Think outside of the ballroom! This week we are challenged to take a risk on venue choice, picking something exciting and unique. Ashley from the Driskill, a community loved hotel in Austin Texas joins Charles and Lisa to talk about managing a unique venue and brining in meetings and events.
Tell us about you.
Like a lot of people that end up in hospitality, I kind of stumbled into it. I had a passion for events, all the way back to high school, planning my prom, being social chair in college. I would not want to have to plan events with me then knowing what I know now! I wanted to make it a professional career, stumbled into my first job at the Hyatt and the rest is history. Been here since, moved to five different cities. It’s been a wild ride, never would have expected that.
Tell us about what you’re doing now.
I’ve never worked at a hotel like this 189 rooms, part of our unbound collection, 133 years ago. It is always been a cornerstone of the community. In the 60’s it was going to be torn down, the community put together a bake sale and sold bonds to save the building. We feel an obligation to our community to stay true to the history of the hotel.
Our audience is about events and ideas around them. What does non traditional spaces mean and give us ideas and examples of things you’ve seen and done.
Every hotel has something non traditional they can use for meeting spaces. Whether its a patio or terrace, think of it not just as a reception venue. Could you use it as a break out? Get outside of the boring four walled ball rooms, and have fun with your events in non traditional ways. We use just about every space in the hotel. We are small so we have to get creative. We infuse touches of history so every space feels important and important to what you are doing.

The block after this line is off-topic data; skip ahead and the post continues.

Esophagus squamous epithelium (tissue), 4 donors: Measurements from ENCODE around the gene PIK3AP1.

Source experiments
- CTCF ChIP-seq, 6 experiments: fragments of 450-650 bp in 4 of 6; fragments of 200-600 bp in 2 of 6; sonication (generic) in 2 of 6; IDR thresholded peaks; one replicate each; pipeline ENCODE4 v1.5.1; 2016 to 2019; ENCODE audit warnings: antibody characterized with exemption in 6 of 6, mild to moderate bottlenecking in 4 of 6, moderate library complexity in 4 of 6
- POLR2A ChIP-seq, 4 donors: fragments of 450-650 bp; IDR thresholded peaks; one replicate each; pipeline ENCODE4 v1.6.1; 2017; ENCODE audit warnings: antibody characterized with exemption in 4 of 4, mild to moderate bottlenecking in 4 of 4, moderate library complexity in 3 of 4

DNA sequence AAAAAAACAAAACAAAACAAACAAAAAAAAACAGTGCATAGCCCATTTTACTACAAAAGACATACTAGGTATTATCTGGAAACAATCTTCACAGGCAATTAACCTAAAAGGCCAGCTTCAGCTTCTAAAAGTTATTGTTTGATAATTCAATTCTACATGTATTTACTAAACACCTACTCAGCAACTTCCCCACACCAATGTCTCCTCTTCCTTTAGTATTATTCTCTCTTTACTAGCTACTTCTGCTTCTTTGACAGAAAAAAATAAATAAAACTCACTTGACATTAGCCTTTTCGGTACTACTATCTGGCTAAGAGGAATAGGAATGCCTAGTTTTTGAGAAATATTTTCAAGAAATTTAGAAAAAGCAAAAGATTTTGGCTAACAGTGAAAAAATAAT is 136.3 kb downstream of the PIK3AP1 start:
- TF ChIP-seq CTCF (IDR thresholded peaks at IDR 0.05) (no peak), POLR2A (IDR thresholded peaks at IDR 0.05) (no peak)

I love how you mentioned spaces that help you to think outside the four walls of a ballroom. Tell me some of the experiences you’ve see happen.
We cater to much smaller programs, depending on the scale of the meeting, our customers come here because they want an intimate environment so they can idea share. There is a lot of wellness and purpose discussion that happens at meetings at our hotel. We have a lot of natural light, unique architecture. For a lot of our customers its not just sitting in a general session, there are breakouts and networking and we have spaces that serve all that.
What tips do you have for people looking to get into the hotel and hospitality side of the events industry?
It depends where they are in their career. I saw a lot of planners got their experience in hotels, so I did that. Don’t be afraid to start from the ground up. There is no position too small. If you tackle it with energy and creativity you can move up quick. Reach out and connect with others, directors of sales or events at hotels.
What is the biggest lesson you have learned?
The thing that I’ve surprised myself with is how comfortable I’ve gotten with resolving problems. A lot of our job is anticipating problems, but you can’t anticipate everything. Trust yourself to be able to problem solve on the spot. No problem doesn’t have a solution.
What is the advise you give to people that are new?
I wish there was a manual for how to do events! Keep your eyes open absorb and learn everything. Ask questions. I’ve been able to work with seasoned teams I’d spend a lot of my time observing. You have to be patient, you can’t beat yourself up after making mistakes. Don’t be afraid to come to me and tell me you made a mistake I’ll be more upset if you don’t tell me.